The Blue Revolution. Hunting, Harvesting and Farming Seafood in the Information Age


Nicholas Sullivan
Island Press, £25.00

The ocean is vast, covering over 70% of the globe’s surface. It provides substantial food resources to the global population, valued at over US$250 billion in 2022, expected to rise to US$350 billion by 2025.

Despite this assumed endless supply of fish, hunting seafood has not been without similar issues as resource exploitation on the land. In The Blue Revolution, Nicholas Sullivan takes a very North America-centric view of the modernization of the industries that provide fresh, nutritious fish on our plates.

This is a fascinating book as Sullivan weaves stock statistics in with the voices from fishers to academics and industry. He advocates for sustainable harvesting of wild seafood (including using sensing technology) as the way to feed the growing demand for fish protein (recently seafood took over from the red meat industry as the dominant animal protein supplied to consumers' plates).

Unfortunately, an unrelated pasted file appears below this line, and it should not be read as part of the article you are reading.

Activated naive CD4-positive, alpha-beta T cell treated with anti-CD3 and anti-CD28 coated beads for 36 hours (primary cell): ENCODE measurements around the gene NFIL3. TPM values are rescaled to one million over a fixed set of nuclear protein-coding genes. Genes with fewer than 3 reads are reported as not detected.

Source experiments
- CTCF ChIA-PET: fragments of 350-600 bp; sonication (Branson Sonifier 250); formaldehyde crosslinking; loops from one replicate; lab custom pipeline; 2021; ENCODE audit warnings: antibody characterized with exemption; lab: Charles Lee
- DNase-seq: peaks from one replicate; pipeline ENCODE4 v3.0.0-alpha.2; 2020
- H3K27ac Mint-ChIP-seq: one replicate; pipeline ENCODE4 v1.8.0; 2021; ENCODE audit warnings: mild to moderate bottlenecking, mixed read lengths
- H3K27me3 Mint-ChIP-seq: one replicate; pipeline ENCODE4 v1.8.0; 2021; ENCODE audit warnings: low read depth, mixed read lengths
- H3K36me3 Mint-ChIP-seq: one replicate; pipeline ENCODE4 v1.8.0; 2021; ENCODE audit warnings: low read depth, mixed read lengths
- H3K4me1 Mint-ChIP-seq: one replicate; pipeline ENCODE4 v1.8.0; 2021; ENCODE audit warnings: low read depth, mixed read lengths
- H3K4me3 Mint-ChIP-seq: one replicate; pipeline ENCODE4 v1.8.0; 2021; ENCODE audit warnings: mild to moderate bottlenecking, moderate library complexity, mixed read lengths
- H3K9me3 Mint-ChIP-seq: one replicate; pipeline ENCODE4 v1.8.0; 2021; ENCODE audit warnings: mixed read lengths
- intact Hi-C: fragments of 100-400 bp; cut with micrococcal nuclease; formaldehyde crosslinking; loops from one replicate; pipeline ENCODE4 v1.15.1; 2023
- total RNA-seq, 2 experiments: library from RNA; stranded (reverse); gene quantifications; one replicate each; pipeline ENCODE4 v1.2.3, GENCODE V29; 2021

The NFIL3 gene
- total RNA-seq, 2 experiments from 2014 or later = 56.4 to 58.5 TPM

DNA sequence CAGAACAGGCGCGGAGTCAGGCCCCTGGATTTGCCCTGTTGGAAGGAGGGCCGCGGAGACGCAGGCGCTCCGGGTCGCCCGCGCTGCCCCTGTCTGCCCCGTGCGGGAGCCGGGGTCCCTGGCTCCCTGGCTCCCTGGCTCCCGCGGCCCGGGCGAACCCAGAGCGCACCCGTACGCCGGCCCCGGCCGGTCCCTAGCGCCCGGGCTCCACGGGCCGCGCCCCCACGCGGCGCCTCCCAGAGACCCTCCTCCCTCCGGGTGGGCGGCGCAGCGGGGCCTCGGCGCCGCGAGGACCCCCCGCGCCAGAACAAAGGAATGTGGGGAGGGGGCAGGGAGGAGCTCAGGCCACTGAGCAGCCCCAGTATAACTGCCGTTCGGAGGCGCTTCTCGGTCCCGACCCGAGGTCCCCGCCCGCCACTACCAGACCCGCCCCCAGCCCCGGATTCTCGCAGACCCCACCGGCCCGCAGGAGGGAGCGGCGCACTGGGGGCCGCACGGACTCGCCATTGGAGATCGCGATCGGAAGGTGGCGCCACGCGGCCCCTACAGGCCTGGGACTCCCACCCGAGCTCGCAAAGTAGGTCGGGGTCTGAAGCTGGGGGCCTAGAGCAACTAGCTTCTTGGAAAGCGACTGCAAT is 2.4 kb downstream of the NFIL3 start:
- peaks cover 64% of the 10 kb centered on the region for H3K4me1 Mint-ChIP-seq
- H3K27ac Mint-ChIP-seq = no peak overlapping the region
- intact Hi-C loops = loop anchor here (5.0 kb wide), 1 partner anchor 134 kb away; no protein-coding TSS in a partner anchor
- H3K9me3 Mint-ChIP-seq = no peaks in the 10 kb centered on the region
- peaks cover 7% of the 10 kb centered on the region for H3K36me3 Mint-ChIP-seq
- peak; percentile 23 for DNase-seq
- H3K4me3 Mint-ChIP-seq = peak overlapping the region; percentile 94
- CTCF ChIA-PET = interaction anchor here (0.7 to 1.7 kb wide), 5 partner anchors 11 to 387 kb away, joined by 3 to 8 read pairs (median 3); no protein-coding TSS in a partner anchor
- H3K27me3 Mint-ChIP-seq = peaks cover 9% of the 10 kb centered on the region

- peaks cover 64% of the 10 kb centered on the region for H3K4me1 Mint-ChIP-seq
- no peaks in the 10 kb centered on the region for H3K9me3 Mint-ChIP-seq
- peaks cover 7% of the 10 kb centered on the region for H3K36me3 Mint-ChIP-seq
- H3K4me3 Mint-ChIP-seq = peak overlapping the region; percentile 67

The second part of the book focuses on the aquaculture industry and advances in technology, from sea-based cages for salmon to land-based recirculating aquaculture systems for anything from fish to mussels. Sullivan then shows how satellite-based remote sensing and big data are helping to deal with illegal fishing (worth US$35 billion per annum) with vivid descriptions of days long chases of pirate vessels across the oceans.

Concluding his well-researched book, Sullivan highlights the issues that global warming could place on wild seafood populations and how protection of large areas of the ocean can benefit biodiversity and increase the harvest of seafood. The North American focus does mean that some of the other world stories do not come into play (although Iceland gets a chapter to itself), however, it is well worth reading for anyone interested in where seafood comes from. They might be surprised by the background story to fish on their plate.

Iain Gordon FRSB